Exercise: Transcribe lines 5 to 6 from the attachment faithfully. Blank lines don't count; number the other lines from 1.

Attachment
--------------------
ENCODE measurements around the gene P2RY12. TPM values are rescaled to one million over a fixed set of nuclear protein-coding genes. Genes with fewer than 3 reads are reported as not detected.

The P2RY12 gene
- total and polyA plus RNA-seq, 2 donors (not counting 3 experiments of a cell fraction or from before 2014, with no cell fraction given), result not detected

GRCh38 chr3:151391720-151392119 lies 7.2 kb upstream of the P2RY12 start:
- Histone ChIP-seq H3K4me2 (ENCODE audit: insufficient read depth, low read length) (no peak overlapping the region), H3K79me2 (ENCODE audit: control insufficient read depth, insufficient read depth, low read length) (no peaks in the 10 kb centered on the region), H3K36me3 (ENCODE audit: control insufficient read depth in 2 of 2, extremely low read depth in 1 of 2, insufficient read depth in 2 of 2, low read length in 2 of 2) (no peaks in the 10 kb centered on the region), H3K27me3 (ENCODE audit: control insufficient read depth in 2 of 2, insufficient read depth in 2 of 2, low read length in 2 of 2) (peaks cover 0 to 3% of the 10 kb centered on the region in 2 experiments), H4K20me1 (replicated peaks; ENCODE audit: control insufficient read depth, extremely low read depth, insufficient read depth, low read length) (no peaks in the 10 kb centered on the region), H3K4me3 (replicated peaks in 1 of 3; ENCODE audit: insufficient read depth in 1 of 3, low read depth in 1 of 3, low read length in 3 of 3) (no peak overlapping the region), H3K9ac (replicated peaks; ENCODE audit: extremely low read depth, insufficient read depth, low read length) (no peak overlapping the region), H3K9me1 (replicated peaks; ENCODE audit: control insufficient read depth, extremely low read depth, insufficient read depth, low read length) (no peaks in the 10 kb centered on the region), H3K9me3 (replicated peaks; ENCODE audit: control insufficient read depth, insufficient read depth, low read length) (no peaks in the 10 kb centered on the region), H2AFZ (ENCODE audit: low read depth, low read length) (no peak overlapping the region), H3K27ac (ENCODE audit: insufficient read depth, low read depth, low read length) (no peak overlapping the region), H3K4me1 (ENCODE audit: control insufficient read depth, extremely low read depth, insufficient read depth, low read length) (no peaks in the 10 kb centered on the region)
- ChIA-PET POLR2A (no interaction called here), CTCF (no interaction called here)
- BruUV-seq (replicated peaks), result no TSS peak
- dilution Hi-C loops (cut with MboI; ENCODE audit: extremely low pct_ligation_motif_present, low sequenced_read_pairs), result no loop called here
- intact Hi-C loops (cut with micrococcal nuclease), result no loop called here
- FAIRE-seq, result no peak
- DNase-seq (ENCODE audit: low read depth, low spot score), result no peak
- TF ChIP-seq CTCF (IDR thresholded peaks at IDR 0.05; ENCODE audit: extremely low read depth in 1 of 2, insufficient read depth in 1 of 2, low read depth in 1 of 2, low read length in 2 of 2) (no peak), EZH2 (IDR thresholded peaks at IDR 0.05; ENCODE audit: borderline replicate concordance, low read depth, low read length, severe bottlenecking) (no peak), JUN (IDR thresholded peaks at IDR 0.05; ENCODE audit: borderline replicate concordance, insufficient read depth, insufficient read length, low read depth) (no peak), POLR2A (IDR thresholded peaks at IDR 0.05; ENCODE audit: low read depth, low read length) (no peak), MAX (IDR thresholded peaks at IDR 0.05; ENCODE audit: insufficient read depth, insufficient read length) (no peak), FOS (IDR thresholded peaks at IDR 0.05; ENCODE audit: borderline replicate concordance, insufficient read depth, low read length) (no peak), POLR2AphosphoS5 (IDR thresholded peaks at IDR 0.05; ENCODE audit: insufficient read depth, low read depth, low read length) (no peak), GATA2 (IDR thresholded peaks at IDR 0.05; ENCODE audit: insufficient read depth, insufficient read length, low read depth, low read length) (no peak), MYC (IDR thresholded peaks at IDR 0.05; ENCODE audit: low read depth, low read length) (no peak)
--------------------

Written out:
- Histone ChIP-seq H3K4me2 (ENCODE audit: insufficient read depth, low read length) (no peak overlapping the region), H3K79me2 (ENCODE audit: control insufficient read depth, insufficient read depth, low read length) (no peaks in the 10 kb centered on the region), H3K36me3 (ENCODE audit: control insufficient read depth in 2 of 2, extremely low read depth in 1 of 2, insufficient read depth in 2 of 2, low read length in 2 of 2) (no peaks in the 10 kb centered on the region), H3K27me3 (ENCODE audit: control insufficient read depth in 2 of 2, insufficient read depth in 2 of 2, low read length in 2 of 2) (peaks cover 0 to 3% of the 10 kb centered on the region in 2 experiments), H4K20me1 (replicated peaks; ENCODE audit: control insufficient read depth, extremely low read depth, insufficient read depth, low read length) (no peaks in the 10 kb centered on the region), H3K4me3 (replicated peaks in 1 of 3; ENCODE audit: insufficient read depth in 1 of 3, low read depth in 1 of 3, low read length in 3 of 3) (no peak overlapping the region), H3K9ac (replicated peaks; ENCODE audit: extremely low read depth, insufficient read depth, low read length) (no peak overlapping the region), H3K9me1 (replicated peaks; ENCODE audit: control insufficient read depth, extremely low read depth, insufficient read depth, low read length) (no peaks in the 10 kb centered on the region), H3K9me3 (replicated peaks; ENCODE audit: control insufficient read depth, insufficient read depth, low read length) (no peaks in the 10 kb centered on the region), H2AFZ (ENCODE audit: low read depth, low read length) (no peak overlapping the region), H3K27ac (ENCODE audit: insufficient read depth, low read depth, low read length) (no peak overlapping the region), H3K4me1 (ENCODE audit: control insufficient read depth, extremely low read depth, insufficient read depth, low read length) (no peaks in the 10 kb centered on the region)
- ChIA-PET POLR2A (no interaction called here), CTCF (no interaction called here)